Following the first day of class, I thought that my teaching persona would be set in stone–each day, I would come in and be the same person that I was before. Fast forward to my second year of teaching, and I have realized that some days are harder than others.

Just today, I had to have a tough one-on-one conversation with a student of mine. The student had been logging into Zoom meetings, but would turn off their camera and walk away from the computer, not paying attention to the class. Today, the student was asked to participate in an in-class activity, and they stated that they “had not been paying attention this whole time, and did not know what was going on for this entire unit,” and asked if I could explain what this speech was supposed to be about, which had been reiterated many times throughout this week. Recorded lectures were also posted as well as PowerPoints. When considering your true authentic teaching self, this was a very challenging position to be put in. As for my teaching persona, I pride myself on keeping a very nonchalant environment in class while also maintaining my authority. I definitely did not want to lose my mind on this student, but also wanted other students to know that this was not okay. My official response was asking him to stay after class, and to be the last one that was left on the Zoom call. Once there, I told him that if he was not going to be attentive in class and constantly be distracted, there was no need for him to come to class. He followed this up by asking if I did not want him there, which I found baffling. His attendance in my class does not effect my grades, nor does it make me lose sleep at night. Nonetheless, as a teacher, I want him to learn the material, and understand that not everything boils down to a grade for me. We ended the conversation on good terms.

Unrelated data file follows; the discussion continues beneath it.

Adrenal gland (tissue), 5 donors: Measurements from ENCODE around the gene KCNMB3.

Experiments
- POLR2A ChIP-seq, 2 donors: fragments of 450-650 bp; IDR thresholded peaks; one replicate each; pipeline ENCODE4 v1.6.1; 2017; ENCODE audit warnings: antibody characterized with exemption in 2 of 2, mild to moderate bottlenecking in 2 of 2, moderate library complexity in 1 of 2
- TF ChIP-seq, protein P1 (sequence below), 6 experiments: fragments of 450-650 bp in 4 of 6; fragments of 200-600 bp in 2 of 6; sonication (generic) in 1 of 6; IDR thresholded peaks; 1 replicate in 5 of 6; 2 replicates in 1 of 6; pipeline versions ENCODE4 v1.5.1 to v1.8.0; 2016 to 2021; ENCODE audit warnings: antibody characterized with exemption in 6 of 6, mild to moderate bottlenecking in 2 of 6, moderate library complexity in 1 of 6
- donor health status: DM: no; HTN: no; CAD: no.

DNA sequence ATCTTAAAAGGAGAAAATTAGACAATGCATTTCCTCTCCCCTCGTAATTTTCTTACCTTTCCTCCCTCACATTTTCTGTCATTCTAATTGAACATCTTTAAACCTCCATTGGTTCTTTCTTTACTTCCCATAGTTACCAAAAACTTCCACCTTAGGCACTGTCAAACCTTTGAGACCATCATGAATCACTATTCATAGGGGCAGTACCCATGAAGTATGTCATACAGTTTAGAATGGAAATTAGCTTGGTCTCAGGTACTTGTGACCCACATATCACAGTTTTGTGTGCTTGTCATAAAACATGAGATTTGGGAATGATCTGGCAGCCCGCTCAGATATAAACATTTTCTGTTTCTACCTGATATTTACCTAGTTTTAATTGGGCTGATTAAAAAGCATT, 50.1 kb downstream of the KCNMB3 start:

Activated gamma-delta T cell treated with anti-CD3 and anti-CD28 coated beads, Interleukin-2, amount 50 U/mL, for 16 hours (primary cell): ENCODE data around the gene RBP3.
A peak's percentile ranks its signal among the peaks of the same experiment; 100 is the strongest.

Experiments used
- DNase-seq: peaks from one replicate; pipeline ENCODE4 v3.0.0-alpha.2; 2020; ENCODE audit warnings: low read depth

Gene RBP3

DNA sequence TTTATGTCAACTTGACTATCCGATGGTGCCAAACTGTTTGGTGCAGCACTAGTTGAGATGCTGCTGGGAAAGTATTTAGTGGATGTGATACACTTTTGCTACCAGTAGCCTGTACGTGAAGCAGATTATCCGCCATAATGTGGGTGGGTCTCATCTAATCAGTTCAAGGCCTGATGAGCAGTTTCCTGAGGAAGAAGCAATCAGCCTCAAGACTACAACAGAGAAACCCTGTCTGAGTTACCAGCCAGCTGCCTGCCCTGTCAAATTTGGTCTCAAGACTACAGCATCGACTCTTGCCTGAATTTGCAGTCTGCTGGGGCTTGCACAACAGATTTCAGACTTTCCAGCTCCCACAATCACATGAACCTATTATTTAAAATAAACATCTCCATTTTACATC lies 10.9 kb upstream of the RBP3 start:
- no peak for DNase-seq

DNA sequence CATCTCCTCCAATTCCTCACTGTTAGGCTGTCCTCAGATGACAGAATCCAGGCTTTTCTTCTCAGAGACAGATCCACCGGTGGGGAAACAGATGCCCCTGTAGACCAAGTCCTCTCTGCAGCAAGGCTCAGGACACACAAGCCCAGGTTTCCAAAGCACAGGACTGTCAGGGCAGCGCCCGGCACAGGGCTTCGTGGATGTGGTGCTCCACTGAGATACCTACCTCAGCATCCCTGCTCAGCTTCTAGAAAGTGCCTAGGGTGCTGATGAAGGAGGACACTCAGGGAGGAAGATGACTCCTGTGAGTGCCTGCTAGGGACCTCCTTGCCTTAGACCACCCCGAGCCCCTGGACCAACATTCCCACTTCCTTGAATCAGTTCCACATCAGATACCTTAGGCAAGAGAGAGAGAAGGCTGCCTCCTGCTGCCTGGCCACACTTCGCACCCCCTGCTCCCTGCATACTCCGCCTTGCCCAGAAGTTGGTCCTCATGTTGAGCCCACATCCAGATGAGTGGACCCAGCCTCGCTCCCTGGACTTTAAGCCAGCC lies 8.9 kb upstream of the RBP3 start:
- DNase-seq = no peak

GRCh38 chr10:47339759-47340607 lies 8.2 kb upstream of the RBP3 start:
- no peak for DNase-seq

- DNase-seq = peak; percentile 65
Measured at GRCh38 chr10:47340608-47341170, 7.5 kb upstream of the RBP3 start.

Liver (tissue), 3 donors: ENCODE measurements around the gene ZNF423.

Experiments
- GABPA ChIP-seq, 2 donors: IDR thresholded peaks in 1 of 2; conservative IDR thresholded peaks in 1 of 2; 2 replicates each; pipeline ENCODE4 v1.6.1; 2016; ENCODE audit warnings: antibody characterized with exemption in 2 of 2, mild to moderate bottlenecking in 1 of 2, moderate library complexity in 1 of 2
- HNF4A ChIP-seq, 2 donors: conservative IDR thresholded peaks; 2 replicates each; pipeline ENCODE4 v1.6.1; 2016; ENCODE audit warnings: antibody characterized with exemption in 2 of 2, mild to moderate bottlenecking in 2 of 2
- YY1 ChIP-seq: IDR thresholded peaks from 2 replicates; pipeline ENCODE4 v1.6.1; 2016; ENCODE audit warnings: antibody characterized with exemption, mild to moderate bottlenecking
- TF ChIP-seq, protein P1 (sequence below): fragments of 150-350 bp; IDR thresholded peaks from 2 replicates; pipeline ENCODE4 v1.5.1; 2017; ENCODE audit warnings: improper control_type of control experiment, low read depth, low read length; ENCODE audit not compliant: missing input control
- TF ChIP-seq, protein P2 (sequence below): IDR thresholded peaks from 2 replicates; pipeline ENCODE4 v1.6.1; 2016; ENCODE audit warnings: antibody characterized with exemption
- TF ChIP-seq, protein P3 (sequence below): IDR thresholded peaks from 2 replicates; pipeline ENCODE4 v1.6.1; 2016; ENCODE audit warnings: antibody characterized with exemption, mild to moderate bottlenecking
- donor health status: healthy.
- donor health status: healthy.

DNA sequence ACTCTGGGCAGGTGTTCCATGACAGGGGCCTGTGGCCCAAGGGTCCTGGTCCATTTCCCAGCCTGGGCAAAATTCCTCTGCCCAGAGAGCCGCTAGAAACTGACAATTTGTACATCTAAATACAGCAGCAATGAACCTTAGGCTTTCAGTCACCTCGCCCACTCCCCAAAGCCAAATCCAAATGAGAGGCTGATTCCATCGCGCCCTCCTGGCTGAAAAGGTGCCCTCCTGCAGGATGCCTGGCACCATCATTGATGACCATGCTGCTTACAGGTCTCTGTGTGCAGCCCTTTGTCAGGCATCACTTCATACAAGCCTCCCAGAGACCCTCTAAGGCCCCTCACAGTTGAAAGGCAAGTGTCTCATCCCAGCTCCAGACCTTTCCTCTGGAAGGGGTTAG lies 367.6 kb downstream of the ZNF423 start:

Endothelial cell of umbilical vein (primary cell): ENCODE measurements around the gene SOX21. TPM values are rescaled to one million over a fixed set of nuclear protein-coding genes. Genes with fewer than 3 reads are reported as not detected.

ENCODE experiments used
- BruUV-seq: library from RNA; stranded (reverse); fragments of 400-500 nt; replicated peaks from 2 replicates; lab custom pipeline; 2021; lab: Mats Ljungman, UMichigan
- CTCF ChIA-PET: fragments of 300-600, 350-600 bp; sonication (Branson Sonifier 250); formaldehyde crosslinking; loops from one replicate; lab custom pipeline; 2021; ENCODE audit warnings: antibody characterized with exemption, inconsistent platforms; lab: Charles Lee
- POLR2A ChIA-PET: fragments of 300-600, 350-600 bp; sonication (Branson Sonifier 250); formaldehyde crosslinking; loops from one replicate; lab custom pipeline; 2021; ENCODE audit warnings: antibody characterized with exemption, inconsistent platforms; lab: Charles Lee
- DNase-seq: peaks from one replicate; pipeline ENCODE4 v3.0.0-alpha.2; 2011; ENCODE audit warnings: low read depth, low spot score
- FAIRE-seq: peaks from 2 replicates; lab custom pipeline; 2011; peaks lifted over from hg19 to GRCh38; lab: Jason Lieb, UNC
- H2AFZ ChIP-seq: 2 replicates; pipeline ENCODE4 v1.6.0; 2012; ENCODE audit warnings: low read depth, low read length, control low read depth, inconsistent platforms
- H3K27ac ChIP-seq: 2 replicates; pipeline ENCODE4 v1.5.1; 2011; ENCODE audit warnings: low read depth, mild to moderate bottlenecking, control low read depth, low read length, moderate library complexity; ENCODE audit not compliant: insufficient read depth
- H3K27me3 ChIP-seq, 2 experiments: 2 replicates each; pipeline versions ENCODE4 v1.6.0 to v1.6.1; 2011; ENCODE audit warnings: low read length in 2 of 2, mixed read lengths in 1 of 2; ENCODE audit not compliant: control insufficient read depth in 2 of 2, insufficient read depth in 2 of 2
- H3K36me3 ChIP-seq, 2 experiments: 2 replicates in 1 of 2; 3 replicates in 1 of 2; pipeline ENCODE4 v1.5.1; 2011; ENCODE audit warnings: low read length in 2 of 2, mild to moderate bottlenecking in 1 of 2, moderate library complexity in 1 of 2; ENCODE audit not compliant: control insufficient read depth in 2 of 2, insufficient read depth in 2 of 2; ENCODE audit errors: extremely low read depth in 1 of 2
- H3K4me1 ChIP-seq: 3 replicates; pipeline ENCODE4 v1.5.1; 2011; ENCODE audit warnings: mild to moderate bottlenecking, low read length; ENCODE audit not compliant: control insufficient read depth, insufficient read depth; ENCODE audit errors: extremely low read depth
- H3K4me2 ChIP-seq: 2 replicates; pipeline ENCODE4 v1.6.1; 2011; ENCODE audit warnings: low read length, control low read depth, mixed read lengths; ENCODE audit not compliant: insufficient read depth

As a teacher, professor, or any other mentor, you are constantly faced with challenging decisions. Sometimes, these decisions come down to the question: “What is my authentic teaching self?” Sometimes, this question requires you to dig deep not only into your teaching self, but into who you are as a human being. For me, I am a human being with empathy, humor, a work ethic, and compassion. It is imperative that I show all aspects of myself in the classroom, to create meaningful relationships with my students. You never know who is looking up to you, no matter how little you feel your decisions matter. One small decision on your behalf could inspire a student to make a life-altering decision.